The University of Michigan’s Alpha Sigma Phi Fraternity chapter recently made news as the chapter entered a legal dispute with the national chapter for admitting women and gender non-binary persons into the organization. The national branch alleges that this addition causes harm to the trademark of the organization, including its image, identity, and goodwill. For all intents and purposes, fraternities on college campuses are groups of people who wish to bond over social gatherings like parties, tailgates, and the like. After college, the fraternities serve as a recognition net for alumni, allowing members from various generations to connect over their mutual experiences in the fraternity. By inducting new members, the Michigan chapter aims to side with progressive ideals of inclusion and disbarring antiquated ideals of gender norms, while the national chapter wishes to instill them.
Inclusion of women and gender non-binary persons into the organization that is historically male can seem like it is undermining the history of the fraternity, but in reality it is redefining the brand and values of the fraternity in a modern day context. In the 1960’s, fraternities nationwide were experiencing similar overhaul as more people of color were joining the historically white organizations. Over the years, it became less and less acceptable for fraternities to outright discriminate against men of color, but over time and with more inclusion, the fraternities were able to grow to be more accepting of people of color as members. Because race is an identity factor, and fraternities were (for the most part) able to overcome it as a factor for acceptance into the organization, the same can be argued for identity-based gendering of applicants. If fraternities were able to change their inclusion based on identity, then they can do it once more, only this time towards gender.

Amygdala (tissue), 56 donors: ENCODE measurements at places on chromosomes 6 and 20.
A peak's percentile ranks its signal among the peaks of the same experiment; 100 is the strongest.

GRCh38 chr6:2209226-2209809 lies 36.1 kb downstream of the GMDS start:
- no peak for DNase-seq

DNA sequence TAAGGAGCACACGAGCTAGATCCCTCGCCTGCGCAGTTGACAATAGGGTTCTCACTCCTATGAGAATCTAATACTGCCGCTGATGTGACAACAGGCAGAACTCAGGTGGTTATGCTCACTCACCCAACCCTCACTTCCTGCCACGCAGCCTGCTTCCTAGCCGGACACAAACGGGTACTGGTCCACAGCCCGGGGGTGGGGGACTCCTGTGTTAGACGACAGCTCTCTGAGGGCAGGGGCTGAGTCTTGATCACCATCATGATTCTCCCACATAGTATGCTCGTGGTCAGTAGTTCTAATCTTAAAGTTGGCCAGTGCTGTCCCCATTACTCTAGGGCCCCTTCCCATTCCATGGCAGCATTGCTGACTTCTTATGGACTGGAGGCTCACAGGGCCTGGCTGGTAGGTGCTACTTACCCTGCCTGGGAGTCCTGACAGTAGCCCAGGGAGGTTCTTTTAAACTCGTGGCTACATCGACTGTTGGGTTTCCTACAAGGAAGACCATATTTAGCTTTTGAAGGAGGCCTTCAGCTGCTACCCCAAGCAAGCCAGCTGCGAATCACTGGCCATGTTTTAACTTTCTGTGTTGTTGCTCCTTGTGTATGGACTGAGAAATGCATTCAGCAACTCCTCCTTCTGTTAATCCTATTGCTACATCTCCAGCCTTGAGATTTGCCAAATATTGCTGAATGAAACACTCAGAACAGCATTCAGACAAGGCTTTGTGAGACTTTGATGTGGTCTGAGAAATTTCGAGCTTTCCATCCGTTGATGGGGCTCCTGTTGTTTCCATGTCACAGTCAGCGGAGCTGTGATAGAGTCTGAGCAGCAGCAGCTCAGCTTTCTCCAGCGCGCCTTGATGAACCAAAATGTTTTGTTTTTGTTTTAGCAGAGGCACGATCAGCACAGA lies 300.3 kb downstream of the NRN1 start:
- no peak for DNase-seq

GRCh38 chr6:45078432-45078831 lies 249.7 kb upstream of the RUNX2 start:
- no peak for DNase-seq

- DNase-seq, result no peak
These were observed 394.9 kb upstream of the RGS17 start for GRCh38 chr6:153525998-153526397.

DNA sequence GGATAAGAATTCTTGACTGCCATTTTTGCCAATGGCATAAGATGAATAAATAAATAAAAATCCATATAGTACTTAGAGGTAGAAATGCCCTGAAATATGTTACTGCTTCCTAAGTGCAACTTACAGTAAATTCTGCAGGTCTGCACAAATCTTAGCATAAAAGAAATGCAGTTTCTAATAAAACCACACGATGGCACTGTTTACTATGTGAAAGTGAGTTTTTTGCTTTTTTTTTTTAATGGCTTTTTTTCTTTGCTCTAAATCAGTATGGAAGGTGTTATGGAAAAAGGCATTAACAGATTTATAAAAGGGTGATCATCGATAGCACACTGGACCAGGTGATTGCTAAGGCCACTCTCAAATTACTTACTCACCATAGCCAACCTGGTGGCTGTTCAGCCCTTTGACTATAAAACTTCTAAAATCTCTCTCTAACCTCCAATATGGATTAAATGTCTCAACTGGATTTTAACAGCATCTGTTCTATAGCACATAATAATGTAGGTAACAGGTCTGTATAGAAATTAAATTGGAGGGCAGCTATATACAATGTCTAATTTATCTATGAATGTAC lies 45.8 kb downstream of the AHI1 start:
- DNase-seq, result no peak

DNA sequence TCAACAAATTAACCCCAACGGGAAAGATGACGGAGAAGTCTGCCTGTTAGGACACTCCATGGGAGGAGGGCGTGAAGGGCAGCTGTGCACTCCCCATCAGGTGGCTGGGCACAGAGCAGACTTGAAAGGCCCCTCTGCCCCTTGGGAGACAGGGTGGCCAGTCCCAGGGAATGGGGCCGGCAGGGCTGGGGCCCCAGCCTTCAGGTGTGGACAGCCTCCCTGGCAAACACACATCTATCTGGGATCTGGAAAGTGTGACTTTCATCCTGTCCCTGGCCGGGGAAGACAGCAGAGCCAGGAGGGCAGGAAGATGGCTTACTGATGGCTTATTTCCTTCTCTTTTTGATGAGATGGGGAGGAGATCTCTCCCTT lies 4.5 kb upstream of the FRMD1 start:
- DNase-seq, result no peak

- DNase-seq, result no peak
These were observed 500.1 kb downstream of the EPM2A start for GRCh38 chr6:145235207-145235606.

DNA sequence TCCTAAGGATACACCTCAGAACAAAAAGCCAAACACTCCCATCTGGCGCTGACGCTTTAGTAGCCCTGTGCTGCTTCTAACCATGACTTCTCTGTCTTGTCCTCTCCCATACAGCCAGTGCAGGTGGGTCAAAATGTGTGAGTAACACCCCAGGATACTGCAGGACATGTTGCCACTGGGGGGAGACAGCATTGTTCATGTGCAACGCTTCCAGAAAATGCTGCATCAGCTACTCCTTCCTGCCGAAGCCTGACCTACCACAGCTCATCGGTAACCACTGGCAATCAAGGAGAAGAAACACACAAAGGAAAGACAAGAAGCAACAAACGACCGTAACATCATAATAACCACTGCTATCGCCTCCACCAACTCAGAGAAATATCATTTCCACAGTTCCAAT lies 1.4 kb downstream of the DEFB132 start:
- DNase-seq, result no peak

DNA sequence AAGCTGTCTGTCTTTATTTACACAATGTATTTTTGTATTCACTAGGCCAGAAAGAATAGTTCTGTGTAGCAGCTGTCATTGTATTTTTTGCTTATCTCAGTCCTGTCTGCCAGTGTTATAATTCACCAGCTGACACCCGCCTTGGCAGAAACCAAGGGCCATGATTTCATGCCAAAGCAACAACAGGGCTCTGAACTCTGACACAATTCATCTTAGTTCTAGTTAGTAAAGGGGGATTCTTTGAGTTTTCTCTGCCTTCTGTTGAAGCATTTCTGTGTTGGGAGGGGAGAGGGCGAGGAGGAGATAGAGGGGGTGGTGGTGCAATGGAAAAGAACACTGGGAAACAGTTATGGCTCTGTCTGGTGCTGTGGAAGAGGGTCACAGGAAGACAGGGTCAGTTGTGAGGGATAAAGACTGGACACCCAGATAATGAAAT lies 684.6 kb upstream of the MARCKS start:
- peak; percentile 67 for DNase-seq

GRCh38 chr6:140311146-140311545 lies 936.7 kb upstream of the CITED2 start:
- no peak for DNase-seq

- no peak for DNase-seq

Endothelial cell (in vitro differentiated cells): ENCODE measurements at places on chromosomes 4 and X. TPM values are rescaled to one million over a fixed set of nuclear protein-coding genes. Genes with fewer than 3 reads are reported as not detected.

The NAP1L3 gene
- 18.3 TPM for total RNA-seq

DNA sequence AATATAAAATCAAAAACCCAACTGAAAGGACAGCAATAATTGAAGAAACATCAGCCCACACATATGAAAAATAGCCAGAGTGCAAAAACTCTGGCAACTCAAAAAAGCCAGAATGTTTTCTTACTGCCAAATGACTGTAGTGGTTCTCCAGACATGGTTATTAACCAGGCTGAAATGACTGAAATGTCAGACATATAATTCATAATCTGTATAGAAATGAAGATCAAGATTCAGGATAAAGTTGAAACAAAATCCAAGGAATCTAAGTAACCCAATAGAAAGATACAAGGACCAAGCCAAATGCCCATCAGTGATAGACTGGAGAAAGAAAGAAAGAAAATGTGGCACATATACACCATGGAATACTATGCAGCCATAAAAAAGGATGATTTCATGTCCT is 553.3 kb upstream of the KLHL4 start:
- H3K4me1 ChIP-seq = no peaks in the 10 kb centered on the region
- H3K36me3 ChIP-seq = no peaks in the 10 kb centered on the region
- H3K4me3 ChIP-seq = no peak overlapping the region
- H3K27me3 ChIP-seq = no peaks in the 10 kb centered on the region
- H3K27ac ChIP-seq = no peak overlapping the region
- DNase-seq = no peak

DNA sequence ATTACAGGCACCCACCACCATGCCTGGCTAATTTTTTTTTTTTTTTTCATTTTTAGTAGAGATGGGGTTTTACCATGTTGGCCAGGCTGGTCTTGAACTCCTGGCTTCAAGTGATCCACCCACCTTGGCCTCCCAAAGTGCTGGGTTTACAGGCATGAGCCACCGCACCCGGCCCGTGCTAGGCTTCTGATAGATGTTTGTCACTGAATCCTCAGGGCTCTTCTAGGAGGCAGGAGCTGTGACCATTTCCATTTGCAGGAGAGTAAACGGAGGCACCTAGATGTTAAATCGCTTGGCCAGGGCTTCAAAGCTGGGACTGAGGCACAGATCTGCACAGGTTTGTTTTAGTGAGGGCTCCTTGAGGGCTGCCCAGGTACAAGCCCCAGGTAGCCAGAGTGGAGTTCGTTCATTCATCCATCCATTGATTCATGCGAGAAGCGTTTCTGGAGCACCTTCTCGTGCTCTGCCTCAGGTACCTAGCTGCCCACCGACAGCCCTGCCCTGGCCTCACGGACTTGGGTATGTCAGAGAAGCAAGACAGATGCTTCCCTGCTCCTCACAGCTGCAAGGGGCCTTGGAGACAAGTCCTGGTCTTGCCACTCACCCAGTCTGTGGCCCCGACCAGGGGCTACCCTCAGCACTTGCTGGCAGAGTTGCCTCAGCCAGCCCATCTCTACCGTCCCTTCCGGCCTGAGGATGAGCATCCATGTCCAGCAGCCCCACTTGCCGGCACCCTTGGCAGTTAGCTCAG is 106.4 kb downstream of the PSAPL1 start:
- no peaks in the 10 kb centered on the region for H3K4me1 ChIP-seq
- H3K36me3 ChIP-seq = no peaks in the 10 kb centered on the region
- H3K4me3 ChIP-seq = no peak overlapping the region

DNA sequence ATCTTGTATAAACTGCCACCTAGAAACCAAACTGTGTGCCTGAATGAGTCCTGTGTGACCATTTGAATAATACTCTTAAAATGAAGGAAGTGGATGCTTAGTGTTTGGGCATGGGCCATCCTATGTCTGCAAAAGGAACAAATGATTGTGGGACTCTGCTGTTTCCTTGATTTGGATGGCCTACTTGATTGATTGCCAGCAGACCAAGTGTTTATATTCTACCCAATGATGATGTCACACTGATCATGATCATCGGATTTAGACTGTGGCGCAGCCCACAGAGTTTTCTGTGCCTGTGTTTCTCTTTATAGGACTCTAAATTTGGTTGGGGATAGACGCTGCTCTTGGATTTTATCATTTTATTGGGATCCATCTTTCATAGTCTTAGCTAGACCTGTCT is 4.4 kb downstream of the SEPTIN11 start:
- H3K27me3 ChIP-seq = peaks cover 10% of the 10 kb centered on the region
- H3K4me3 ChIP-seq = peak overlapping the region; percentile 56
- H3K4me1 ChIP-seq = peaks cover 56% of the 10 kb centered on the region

The national chapter filed an injunction on the basis that the Michigan chapter is besmirching the national fraternity by not living up to its standards and causes harm to its trademark. They claim that the Michigan’s chapters response is “inflammatory, unfounded, and legally meritless.” However, inclusion of women and gender non-binary persons does exactly the opposite of that for the chapter, as it is an opportunity for the chapter to rebrand in a more progressive direction. While the national chapter views the change as an attack on the core of the male-dominated organization, it invites non-males to become a part of the future of the organization. This will help with making gender-based decisions for the fraternity’s events. Parties have the opportunity to be run while taking into account the desires of not just men, alumni can have inter-gender connections rather than relying on male-to-male connection. Fraternities nationwide have been held under a great spotlight due to sexual misconduct and gender-based incidents, so by showing initiative and working to de-gender the fraternity, the Michigan chapter can have the opportunity to critically analyze the negative output of fraternity life and improve them with inclusive action.
In short, the national chapter is infuriated that the Michigan chapter is attempting to redefine its set-in-stone vision for an all-male society. But the Michigan chapter is looking past that, seeing a fraternity for what it is meant to be, a group of people sharing common interests regardless of sex or gender.